He threw open the door the moment it swiped. Will and Casey were at the table, sitting without speaking. Momentum carried him towards her, and she saw it coming, because she stood and started backing up. He was within arm's distance in just a few steps, and didn't really process the decision to hit her until his fist connected with her shoulder. "What the hell do you want with him?" he roared.

She kept moving backward, tripping with the force of his blow, but got her hands up to swing at his head. He dodged, kept her moving backward, and landed another punch, to her face this time, just as she hit the wall. She brought up her knee into his stomach, hard, and he doubled over. Then her elbows came down on his shoulder, and he staggered, but straightened and pinned her with a forearm across her chest.

He pulled back his arm to punch her again, but something grabbed his elbow. He turned. Will had was holding his arm with both hands. "Stop, Dad, please, stop," he was saying, the words tumbling out of him.


He pulled back his arm to punch her again, but something grabbed his elbow.



Mulder stopped, though he didn't release Casey, and began to see clearly again. Scully was standing behind Will, her hands on his shoulders, as if she were trying to hold him back. Monica and John were standing in the doorway, watching, ready to spring into action.

He turned back to Casey. Her nose was bleeding, just a little, and she was breathing in little gasps under the pressure of his arm. He let her go, but she stayed against the wall, catching her breath, and brought one hand up to wipe the blood from her face.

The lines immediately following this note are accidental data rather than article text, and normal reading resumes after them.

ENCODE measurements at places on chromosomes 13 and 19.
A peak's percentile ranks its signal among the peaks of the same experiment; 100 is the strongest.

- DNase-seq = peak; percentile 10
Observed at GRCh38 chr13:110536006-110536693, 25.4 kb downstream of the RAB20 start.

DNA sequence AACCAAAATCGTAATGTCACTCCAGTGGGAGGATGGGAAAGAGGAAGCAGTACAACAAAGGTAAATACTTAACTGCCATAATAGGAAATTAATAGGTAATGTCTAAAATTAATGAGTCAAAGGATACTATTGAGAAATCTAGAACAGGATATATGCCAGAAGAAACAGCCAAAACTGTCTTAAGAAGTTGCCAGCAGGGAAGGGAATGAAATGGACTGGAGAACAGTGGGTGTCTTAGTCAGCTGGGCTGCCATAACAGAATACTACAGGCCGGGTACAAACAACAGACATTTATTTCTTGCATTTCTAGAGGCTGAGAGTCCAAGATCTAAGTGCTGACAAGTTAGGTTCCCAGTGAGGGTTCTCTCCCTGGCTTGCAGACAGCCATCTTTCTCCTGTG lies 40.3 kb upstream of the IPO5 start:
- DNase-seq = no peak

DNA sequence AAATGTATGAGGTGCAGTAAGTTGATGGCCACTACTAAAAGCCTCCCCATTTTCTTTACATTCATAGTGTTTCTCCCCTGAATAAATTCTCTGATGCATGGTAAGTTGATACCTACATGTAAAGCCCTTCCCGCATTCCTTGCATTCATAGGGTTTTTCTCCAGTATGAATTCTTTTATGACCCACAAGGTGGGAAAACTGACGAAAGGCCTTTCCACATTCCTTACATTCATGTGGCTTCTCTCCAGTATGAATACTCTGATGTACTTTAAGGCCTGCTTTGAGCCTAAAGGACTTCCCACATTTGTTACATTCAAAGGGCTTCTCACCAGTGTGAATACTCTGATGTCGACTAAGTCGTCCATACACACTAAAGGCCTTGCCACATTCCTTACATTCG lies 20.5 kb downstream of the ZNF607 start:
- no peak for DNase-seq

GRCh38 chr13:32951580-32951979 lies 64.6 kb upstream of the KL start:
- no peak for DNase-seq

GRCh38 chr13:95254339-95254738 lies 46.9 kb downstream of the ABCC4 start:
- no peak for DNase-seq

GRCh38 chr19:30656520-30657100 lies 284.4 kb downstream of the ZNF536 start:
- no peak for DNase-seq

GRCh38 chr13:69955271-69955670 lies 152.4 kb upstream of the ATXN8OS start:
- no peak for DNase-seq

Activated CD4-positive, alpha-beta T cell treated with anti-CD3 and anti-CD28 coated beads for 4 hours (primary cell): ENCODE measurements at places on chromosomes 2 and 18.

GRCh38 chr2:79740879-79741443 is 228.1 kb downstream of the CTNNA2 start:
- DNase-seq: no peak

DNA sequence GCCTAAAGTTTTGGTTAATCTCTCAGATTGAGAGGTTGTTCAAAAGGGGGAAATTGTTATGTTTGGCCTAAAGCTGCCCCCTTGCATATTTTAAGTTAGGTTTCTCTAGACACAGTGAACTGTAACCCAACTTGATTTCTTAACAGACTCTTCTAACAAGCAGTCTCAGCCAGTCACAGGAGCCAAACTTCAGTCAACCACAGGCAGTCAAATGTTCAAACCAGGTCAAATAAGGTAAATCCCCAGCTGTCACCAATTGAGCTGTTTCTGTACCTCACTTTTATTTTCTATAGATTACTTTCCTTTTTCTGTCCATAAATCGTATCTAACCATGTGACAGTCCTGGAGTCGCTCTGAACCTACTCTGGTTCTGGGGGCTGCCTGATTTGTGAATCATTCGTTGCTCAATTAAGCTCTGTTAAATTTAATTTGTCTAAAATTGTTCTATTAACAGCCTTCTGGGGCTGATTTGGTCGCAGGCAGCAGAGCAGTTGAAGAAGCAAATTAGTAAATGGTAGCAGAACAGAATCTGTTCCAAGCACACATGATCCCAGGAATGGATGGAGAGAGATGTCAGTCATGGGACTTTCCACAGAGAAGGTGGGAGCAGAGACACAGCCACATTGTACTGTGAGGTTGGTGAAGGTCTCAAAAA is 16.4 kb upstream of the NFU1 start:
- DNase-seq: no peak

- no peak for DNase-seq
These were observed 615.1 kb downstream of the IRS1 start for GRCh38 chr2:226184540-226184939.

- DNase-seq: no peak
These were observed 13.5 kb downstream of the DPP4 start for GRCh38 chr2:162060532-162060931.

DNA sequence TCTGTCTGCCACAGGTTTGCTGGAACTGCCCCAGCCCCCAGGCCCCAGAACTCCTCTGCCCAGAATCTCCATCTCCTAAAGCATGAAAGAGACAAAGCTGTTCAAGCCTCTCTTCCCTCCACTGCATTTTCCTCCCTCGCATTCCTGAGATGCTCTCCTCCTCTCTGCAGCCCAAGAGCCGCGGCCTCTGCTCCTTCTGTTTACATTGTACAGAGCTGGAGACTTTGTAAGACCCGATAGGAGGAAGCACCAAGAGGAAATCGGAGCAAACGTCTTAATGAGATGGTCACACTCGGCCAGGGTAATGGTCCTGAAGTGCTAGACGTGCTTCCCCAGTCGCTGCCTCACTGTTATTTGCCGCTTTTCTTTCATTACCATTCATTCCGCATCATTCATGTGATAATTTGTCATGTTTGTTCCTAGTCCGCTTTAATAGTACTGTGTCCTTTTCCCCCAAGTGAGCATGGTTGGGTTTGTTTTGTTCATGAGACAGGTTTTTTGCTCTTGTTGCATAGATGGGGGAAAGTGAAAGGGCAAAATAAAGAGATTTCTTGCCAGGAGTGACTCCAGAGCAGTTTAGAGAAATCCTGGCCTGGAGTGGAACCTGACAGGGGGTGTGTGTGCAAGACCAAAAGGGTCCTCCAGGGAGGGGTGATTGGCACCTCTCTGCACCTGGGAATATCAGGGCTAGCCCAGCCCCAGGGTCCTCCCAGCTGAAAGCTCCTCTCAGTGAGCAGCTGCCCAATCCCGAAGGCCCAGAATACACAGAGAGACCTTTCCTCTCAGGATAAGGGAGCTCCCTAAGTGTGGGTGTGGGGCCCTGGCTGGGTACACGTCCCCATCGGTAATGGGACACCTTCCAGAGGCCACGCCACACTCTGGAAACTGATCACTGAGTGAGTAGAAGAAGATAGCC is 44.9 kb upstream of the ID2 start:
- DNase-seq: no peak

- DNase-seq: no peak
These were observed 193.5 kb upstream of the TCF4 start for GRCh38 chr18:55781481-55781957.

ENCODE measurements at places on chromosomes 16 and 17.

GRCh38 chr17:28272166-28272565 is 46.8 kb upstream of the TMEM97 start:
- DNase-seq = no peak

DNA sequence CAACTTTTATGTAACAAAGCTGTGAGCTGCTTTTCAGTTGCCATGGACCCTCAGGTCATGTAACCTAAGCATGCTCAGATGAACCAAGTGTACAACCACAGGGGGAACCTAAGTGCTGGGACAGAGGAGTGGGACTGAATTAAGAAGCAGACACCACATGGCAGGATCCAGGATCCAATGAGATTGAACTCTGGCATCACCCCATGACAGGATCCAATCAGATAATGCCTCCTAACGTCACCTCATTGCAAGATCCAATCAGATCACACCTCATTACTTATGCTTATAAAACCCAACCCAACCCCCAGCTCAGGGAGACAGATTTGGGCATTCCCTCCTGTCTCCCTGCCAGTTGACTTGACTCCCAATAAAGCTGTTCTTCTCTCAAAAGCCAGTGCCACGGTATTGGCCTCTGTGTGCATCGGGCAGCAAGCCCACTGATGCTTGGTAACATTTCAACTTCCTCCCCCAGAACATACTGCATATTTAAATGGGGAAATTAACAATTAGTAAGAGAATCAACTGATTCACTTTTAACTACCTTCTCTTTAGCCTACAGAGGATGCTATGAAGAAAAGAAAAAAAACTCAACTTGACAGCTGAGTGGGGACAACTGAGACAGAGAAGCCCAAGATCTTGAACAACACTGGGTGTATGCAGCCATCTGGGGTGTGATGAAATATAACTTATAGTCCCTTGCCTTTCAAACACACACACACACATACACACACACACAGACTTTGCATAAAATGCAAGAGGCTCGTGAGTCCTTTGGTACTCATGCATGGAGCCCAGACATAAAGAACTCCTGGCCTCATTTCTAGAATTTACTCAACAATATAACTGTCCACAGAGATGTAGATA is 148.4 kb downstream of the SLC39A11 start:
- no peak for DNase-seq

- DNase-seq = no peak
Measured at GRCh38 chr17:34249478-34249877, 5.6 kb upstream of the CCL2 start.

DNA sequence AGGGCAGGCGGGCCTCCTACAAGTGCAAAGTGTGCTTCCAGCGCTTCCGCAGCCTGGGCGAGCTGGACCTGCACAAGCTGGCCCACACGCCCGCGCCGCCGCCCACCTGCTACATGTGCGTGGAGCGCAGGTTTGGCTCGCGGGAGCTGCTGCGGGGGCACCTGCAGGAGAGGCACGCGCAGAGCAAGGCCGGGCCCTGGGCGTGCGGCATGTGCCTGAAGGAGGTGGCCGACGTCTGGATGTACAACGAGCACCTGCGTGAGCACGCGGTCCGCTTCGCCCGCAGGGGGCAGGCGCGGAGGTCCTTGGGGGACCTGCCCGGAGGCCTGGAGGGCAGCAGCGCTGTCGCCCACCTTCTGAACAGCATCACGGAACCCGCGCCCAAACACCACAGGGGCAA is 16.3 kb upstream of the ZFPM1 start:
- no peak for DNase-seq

Will was still talking. "It's just Casey, she's, she's fine, she's not--I mean, we were just playing chess."

Mulder looked back at him, then at the table. The small magnetic chess set he and Will had bought in Missoula the other day was set up, mid-game.

Casey shoved him, and he stumbled back. She pushed off the wall, and he watched her as she crossed to the table. She picked up one of the white knights, made a move, and looked up at him, eerily calm with blood on her face.

"Stay away from my family," he growled.

"You don't have to like me, Mr. Mulder," she said. "You don't even have to trust me. You just have to let me do my job."

"Get out," he said.

She walked to the door. Monica reached for her arm, but Casey yanked it away and walked past her, down the hall.

Mulder looked back at Will. This time, he could see the tears on his cheeks. "I'm fine," he said, and Mulder had no idea what to say.

***

Casey slammed the door of the empty staircase behind her, and hoped to hell Monica wasn't following. She started up the stairs to 2, but stopped at the landing, paced for a second, and then kicked the wall a few times. "Motherfucker," she said, and pressed her hands into the wall, resting her weight against the cool concrete.

"At least you're wearing steel toed boots," a voice said over her shoulder.

She exhaled against the wall. "Shut up, Alex."

"I'm just saying. You could have broken something."

She snorted, and turned to face him. "I think the nose survived, though." She gave it a delicate poke.

He leaned back against the railing, arms folded across his leather jacket. She hated his creepy ghost ass, she really did. "You know what you're doing. This isn't even a bump."

"You sure about that? Because it's feeling bumpy right about now."

"You were the one who wanted the mission."

"Yeah, OK." She started up the stairs again. "You know, I haven't even figured out what's wrong with the space-time continuum that you're here, but sure, you're the boss, whatever you say, Alex."

"I'm just covering your ass, Casey," he said.